"If you take a whiff of the spices in your spice rack, you'll find that basil, oregano, thyme and rosemary have somewhat similar aromas," says lead researcher Professor J Scott Smith, a food chemistry expert from Kansas State University.

"These herbs have some chemicals in common. If you sprinkle just a dash of rosemary and such herbs over your meats before cooking, you could achieve results comparable to what we found in our study."

Source ABC Net

Quit smoking to save your teeth

So, if cancer, ageing skin and bad breath weren't enough of an insentive for you there is now this:-

Smokers who give up are much less likely to lose their teeth prematurely than those who do not kick the habit, research shows.

A team at the University of Newcastle upon Tyne studied cigarette smokers with chronic gum disease - which can lead to loss of teeth - over one year.

They found some symptoms were more likely to improve in the people who quit during the study period.

The research is published in the Journal of Clinical Periodontology.

Source BBC News

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Vitamin E 'not a heart protector'

Vitamin E provides little protection against heart attacks, strokes and cancer - despite millions of people believing it does, a major study shows.

Some previous trials had suggested it might be beneficial, prompting one in 10 US women to take it as a supplement.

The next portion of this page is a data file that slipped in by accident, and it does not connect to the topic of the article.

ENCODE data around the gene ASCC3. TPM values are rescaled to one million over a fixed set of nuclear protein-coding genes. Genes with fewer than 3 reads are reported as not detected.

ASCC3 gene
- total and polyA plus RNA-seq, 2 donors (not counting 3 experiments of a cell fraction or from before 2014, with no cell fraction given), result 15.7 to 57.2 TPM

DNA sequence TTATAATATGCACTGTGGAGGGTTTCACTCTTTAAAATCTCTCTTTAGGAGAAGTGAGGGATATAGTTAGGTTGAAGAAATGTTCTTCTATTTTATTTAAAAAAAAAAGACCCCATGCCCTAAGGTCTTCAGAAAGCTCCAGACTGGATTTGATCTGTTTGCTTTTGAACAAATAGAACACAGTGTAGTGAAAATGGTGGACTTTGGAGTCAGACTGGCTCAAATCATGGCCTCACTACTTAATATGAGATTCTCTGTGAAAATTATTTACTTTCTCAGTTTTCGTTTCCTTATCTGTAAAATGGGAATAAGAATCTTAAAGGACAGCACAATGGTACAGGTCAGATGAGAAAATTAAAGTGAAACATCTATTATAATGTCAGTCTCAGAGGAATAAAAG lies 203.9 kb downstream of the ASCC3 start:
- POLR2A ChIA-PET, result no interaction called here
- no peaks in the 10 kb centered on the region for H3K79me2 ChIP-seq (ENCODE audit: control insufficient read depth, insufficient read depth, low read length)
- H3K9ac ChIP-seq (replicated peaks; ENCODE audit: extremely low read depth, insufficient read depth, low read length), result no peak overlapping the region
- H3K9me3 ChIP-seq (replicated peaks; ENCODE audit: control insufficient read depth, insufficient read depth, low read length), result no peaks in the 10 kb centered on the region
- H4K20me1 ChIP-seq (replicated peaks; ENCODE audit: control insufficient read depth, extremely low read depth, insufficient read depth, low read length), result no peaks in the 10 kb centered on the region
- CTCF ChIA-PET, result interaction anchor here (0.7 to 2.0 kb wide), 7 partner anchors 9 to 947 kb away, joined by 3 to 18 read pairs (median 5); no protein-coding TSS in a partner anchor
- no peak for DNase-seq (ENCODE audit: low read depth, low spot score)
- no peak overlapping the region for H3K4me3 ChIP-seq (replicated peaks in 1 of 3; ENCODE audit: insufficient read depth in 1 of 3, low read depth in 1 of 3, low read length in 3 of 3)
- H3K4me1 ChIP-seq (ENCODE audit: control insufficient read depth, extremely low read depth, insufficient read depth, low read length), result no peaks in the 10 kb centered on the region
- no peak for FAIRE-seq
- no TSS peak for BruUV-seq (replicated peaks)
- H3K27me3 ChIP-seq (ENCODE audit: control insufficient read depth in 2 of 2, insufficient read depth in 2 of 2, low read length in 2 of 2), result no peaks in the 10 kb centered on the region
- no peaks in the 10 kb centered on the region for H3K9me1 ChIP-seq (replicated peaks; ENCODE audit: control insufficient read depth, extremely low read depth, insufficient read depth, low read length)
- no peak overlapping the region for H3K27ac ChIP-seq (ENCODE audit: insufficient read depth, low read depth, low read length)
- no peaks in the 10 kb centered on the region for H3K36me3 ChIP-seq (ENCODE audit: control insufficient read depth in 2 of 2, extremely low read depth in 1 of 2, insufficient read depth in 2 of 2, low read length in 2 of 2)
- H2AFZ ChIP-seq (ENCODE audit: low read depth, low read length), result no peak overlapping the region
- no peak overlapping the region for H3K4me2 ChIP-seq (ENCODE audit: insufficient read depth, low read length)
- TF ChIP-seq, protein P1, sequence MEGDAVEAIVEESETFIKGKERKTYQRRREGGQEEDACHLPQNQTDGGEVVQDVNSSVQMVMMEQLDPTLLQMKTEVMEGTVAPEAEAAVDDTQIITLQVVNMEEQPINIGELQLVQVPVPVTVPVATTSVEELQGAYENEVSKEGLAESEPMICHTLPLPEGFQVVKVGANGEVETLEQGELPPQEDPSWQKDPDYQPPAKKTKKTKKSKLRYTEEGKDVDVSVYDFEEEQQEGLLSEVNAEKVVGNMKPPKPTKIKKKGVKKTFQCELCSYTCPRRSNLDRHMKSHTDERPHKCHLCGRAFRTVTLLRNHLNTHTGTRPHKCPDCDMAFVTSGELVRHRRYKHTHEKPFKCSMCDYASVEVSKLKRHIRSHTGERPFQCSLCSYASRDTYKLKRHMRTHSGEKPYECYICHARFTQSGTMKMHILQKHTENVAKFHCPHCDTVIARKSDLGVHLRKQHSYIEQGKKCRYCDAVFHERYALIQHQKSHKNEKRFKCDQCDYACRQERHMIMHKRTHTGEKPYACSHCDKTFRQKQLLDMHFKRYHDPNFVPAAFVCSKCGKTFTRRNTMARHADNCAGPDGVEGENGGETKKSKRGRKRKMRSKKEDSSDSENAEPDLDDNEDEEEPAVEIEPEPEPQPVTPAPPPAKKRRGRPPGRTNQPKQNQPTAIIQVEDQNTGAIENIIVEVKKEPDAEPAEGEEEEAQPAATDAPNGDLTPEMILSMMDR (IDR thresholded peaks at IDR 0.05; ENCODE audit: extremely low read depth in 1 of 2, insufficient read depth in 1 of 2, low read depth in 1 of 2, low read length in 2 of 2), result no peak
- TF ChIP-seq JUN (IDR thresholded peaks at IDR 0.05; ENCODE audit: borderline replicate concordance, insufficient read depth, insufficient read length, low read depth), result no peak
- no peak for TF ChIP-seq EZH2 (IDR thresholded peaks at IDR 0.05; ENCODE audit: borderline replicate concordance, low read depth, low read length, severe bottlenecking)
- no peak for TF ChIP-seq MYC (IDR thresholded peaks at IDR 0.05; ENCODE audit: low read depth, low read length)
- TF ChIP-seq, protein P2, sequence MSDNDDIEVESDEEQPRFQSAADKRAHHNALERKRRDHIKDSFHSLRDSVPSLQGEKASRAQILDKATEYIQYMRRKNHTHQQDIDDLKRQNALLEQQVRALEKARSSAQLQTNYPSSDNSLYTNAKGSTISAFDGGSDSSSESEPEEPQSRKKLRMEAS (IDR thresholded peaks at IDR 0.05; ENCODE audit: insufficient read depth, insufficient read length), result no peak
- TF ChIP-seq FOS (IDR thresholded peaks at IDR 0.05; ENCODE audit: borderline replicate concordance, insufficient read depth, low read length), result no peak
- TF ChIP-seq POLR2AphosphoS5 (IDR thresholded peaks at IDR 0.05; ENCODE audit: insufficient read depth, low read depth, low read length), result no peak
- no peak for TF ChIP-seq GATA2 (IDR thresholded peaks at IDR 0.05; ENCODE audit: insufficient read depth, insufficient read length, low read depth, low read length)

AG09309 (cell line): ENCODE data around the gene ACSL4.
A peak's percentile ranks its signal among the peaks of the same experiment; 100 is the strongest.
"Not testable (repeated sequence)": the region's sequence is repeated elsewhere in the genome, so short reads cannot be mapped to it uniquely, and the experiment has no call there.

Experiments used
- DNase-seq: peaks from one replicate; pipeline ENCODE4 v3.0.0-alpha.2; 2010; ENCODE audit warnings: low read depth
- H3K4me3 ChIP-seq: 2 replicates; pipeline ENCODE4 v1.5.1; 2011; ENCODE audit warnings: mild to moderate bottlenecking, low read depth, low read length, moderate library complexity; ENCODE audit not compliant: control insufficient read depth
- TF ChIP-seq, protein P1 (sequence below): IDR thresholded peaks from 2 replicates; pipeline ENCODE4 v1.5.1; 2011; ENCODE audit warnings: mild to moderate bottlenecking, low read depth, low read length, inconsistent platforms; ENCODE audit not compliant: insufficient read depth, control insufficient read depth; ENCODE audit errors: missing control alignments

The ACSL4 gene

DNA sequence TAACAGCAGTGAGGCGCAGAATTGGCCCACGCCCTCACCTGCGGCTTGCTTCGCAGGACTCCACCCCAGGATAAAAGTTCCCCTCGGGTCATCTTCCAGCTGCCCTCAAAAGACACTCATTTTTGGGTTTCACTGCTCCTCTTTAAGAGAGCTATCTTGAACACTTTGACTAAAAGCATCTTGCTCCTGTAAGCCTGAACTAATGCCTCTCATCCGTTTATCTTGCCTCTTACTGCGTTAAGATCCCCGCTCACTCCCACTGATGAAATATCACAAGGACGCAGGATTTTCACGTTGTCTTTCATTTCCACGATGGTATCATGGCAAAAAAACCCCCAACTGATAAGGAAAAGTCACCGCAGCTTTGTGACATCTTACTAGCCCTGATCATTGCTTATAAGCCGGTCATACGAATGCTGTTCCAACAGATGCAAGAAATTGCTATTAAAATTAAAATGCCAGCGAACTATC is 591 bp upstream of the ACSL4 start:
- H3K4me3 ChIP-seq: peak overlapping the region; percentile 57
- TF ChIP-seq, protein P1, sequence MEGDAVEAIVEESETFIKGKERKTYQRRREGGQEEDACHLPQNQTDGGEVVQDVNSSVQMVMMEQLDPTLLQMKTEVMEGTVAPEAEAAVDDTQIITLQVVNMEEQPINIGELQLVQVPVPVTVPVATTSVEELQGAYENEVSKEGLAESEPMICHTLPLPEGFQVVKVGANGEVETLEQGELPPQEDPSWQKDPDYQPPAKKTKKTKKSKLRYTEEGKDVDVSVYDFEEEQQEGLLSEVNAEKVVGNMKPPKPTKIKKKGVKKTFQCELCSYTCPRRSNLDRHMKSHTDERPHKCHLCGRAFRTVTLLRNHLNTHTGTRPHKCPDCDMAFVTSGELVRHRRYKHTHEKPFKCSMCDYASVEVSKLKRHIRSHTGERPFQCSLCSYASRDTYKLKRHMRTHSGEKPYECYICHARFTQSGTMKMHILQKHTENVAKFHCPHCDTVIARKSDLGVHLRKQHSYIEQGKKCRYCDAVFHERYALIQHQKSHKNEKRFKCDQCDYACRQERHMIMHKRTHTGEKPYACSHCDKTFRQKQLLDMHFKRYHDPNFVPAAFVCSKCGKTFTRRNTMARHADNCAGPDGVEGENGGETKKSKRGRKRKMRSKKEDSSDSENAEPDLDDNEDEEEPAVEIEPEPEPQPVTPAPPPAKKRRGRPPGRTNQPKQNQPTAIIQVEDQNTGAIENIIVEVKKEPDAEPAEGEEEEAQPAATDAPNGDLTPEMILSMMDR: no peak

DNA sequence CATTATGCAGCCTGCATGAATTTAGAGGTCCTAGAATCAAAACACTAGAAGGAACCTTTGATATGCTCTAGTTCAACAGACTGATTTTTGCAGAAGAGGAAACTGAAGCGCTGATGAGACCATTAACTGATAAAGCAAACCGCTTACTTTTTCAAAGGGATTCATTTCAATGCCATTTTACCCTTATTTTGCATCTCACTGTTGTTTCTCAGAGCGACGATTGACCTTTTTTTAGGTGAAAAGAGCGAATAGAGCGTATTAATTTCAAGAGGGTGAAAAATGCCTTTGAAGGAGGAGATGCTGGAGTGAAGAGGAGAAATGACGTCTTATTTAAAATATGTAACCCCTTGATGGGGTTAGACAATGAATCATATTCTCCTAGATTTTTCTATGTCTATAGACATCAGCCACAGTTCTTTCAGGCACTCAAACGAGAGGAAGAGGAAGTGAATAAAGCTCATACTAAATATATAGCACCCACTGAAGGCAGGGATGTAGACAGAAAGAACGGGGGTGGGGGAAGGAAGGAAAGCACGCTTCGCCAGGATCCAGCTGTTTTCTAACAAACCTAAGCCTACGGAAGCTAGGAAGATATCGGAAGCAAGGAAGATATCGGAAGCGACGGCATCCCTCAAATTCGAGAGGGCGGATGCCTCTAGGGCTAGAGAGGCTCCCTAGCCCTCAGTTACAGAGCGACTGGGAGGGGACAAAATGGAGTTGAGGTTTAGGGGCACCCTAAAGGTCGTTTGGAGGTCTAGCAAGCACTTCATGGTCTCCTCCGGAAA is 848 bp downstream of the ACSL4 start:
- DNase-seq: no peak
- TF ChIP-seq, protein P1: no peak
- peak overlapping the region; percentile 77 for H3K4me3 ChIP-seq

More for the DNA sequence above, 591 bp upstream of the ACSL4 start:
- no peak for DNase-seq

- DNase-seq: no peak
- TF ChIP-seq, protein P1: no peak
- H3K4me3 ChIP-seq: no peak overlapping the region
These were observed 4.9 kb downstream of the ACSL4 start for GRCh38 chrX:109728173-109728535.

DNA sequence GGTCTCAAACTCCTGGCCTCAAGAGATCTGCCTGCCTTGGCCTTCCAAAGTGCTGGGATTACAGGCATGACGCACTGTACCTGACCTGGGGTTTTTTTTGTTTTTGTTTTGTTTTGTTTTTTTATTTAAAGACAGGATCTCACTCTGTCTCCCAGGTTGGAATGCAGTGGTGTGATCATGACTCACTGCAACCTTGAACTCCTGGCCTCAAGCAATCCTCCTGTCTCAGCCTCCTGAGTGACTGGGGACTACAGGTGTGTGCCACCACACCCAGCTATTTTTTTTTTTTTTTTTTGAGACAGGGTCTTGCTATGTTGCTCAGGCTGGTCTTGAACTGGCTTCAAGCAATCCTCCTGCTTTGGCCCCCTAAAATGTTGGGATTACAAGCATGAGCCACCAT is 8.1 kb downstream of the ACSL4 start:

But a Women's Health Study of 40,000 women aged over 45, in the Journal of the American Medical Association, should settle the debate, say experts.

Source - BBC News

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Scientists dispel ageing theory

Drinking gallons of orange juice and popping vitamin pills may not make you live longer, say US researchers, contrary to previous reports.

In the past, scientists have suggested that taking antioxidants to combat free radical cell damage might delay ageing.

But a University of Wisconsin-Madison team has found no proof that highly reactive oxygen molecules are involved.

Instead, cells committing early suicide is key - at least in rodents - they told the journal Science.

Source - BBC News

(OMG kamikaze cells - now that is worrying.)

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Grapefruit heals stomach ulcers

Grapefruit extract can help to heal stomach ulcers, research suggests.

Polish researchers used an extract of the fruit's seed to reduce the size of stomach ulcers in rats.

They found the extract had strong antibacterial and antioxidant properties, which calm the gastric tract and aid the healing process.

Details of research, by Jagiellonian University, were presented at Digestive Disease Week - a conference of leading digestive experts in Chicago.

Source BBC News

(Problem is I don't like grapefruit. I had better not get any stomach ulcers!)

Friday, July 15, 2005

Prayer 'no aid to heart patients'

Well I could have told them that! Having cared for my terminally ill mother I know that if I had stood at the end of her bed mumbling away it would have really annoyed her. However, talking to her, feeding her, giving her drinks, looking after her personal needs, sorting out her medication, playing her favourite music, holding her hand and hugging her all made her last few months better. Pray for the soul by all means, but the body needs a more practical approach.

Here's the story:-

Praying for patients undergoing heart operations does not improve their outcomes, a US study suggests.

A study found those who were prayed for were as likely to have a setback in hospital, be re-admitted, or die within six months as those not prayed for.

The Duke University Medical Center study of 700 patients, in the Lancet, said music, image and touch therapy did appear to reduce patients' distress.

Heart experts said patients could benefit from feeling more optimistic.

Source BBC News